Seroprevalence of SARS-CoV-2 Among Frontline Health Care Personnel in a Multistate Hospital Network

13 Academic Medical Centers, April-June 2020

Wesley H. Self, MD; Mark W. Tenforde, MD, PhD; William B. Stubblefield, MD; Leora R. Feldstein, PhD; Jay S. Steingrub, MD; Nathan I. Shapiro, MD; Adit A. Ginde, MD; Matthew E. Prekker, MD; Samuel M. Brown, MD; Ithan D. Peltan, MD; Michelle N. Gong, MD; Michael S. Aboodi, MD; Akram Khan, MD; Matthew C. Exline, MD; D. Clark Files, MD; Kevin W. Gibbs, MD; Christopher J. Lindsell, PhD; Todd. W. Rice, MD; Ian D. Jones, MD; Natasha Halasa, MD; H. Keipp Talbot, MD; Carlos G. Grijalva, MD; Jonathan D. Casey, MD; David N. Hager, MD, PhD; Nida Qadir, MD; Daniel J. Henning, MD; Melissa M. Coughlin, PhD; Jarad Schiffer, MS; Vera Semenova, PhD; Han Li, PhD; Natalie J. Thornburg, PhD; Manish M. Patel, MD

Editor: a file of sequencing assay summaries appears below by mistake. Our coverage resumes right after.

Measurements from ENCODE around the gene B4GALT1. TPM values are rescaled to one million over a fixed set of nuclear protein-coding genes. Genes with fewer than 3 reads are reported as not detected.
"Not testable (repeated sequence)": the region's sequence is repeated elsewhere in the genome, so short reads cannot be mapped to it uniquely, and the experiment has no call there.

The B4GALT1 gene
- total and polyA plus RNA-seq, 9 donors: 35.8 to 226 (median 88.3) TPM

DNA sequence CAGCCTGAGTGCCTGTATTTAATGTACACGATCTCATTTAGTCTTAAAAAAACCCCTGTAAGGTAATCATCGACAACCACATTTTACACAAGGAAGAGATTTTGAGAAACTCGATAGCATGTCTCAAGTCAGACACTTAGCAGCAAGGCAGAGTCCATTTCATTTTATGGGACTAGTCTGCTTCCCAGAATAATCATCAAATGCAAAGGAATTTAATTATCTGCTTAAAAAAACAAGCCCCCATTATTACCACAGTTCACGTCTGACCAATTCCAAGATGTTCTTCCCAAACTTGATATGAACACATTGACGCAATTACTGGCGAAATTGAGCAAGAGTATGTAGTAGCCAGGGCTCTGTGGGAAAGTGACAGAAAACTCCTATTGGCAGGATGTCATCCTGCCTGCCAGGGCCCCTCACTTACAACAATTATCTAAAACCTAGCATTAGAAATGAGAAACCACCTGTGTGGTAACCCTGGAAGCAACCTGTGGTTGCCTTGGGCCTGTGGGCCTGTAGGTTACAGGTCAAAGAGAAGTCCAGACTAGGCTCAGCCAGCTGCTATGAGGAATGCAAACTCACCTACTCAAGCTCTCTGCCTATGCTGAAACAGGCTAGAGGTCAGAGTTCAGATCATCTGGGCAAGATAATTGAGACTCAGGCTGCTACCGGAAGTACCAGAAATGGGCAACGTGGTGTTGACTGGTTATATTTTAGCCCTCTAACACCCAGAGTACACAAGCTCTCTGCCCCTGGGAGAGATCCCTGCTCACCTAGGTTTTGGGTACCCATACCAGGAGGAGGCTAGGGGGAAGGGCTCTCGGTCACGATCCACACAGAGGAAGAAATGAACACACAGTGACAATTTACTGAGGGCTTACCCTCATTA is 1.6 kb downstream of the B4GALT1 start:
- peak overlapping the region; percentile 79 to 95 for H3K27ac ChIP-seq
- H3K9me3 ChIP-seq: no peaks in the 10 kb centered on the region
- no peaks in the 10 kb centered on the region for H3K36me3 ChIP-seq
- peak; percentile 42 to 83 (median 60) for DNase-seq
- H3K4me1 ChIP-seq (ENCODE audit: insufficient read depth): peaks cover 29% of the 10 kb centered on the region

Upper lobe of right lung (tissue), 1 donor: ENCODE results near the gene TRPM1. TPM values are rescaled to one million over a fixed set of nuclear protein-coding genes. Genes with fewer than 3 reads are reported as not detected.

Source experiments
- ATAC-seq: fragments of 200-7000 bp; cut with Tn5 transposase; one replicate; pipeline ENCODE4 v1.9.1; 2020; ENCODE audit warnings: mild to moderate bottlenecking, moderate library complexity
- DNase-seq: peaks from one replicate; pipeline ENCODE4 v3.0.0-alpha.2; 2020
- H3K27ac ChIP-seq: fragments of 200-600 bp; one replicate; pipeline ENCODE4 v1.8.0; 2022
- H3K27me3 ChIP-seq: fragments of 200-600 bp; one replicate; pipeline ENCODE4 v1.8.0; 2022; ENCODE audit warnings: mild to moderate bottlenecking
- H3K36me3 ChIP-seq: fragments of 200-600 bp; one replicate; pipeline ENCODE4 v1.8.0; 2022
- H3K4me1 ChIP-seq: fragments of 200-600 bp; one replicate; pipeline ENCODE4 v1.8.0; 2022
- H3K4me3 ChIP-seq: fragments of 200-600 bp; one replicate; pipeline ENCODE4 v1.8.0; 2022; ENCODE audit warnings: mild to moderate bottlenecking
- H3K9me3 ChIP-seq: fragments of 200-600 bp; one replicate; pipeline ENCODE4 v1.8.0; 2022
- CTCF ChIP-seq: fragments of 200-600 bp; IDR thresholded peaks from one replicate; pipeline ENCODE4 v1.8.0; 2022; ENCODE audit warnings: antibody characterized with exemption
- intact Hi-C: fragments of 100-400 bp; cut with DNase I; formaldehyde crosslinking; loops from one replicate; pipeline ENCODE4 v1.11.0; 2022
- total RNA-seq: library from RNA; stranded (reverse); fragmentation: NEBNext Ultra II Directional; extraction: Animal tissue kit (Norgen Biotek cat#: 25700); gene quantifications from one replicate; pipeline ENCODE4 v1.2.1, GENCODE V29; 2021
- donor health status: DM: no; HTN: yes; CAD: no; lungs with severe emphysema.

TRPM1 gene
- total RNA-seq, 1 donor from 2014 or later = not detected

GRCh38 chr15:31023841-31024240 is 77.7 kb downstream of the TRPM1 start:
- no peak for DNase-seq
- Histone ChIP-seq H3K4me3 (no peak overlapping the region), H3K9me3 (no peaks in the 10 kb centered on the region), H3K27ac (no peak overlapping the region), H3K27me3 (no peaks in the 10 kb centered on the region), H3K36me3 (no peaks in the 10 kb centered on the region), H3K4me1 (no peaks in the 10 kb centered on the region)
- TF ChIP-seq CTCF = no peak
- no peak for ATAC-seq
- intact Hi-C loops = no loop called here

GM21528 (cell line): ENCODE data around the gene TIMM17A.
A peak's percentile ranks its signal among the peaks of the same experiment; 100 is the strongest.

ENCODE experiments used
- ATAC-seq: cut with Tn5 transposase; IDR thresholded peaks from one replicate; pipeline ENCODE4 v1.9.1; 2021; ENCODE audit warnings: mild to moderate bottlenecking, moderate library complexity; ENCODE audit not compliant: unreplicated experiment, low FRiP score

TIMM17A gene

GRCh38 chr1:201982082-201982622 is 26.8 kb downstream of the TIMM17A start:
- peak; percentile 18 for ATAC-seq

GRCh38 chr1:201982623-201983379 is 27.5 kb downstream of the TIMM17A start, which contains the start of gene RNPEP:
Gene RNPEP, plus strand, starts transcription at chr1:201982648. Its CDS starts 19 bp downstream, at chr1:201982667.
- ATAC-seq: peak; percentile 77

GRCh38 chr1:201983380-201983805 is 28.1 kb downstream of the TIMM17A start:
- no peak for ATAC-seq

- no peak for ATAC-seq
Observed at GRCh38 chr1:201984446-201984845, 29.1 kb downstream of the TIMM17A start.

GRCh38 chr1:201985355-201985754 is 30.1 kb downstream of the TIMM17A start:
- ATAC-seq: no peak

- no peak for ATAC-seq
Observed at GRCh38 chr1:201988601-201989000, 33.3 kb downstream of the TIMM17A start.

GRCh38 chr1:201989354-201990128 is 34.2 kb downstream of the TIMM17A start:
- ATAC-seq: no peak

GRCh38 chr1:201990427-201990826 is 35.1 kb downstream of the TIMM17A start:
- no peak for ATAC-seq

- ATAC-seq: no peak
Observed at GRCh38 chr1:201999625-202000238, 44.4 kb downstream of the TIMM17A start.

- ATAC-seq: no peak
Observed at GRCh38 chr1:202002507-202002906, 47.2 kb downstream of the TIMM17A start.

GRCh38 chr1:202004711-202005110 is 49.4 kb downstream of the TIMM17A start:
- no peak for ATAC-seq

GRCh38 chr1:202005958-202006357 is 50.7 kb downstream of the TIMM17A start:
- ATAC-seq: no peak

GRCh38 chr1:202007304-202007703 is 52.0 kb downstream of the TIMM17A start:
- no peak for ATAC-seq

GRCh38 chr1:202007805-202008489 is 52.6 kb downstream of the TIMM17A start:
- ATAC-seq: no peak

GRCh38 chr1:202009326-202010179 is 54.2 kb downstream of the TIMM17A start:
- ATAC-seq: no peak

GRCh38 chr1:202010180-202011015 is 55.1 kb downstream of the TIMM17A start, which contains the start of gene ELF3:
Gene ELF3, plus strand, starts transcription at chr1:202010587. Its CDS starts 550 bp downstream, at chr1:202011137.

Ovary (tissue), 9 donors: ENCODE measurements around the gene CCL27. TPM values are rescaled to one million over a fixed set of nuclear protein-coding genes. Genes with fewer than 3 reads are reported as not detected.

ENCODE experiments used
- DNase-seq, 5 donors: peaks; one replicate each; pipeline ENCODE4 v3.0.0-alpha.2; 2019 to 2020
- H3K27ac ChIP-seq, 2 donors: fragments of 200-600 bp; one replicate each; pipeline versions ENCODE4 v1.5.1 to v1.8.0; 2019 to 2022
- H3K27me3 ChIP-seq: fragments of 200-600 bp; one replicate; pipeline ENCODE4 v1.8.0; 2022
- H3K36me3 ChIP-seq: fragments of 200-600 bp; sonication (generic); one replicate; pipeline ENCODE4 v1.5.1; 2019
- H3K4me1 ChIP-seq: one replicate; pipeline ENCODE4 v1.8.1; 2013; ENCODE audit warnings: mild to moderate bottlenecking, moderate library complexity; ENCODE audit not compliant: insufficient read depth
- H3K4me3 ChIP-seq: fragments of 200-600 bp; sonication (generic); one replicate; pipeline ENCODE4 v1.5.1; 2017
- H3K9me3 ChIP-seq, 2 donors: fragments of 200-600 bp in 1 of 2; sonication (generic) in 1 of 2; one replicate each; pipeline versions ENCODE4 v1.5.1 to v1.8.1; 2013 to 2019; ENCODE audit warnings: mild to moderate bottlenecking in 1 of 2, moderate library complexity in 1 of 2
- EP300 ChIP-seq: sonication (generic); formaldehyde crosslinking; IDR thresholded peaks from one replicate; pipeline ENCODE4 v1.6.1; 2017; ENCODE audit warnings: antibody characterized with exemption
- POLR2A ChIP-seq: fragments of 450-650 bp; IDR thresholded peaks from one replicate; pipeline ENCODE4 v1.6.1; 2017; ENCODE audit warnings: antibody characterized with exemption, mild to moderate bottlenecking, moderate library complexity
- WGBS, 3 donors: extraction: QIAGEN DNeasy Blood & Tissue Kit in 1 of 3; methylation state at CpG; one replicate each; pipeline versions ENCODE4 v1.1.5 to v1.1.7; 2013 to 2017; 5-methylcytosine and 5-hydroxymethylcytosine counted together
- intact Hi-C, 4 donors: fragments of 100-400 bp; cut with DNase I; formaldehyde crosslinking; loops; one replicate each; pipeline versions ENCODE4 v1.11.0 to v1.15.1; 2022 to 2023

Morbidity and Mortality Weekly Report. 2020;69(35):1221-1226. 

In This Article

Characteristics of Health Care Personnel With and Without SARS-CoV-2 Antibodies

SARS-CoV-2 antibody detection differed among participants according to demographic characteristics. Seropositivity was lower among females (5.3%) than among males (7.2%) (p = 0.03) and among non-Hispanic White participants (4.4%) than among participants of other racial/ethnic groups (9.7%) (p<0.001). Symptoms of an acute viral illness since February 1, 2020, were more prevalent in participants with antibodies detected (71%) than in those without antibodies detected (43%) (p<0.001) (Table). Notably, of 194 participants with antibodies detected, 86 (44%) reported that they did not believe they previously had COVID-19, 56 (29%) reported no symptoms of an acute viral illness since February 1, 2020, and 133 (69%) had not previously had positive test results for acute SARS-CoV-2 infection. A previous positive test was reported by 61 participants, representing 31% of the 194 participants with antibodies detected and 66% of 92 participants with both antibodies detected and previous SARS-CoV-2 testing completed.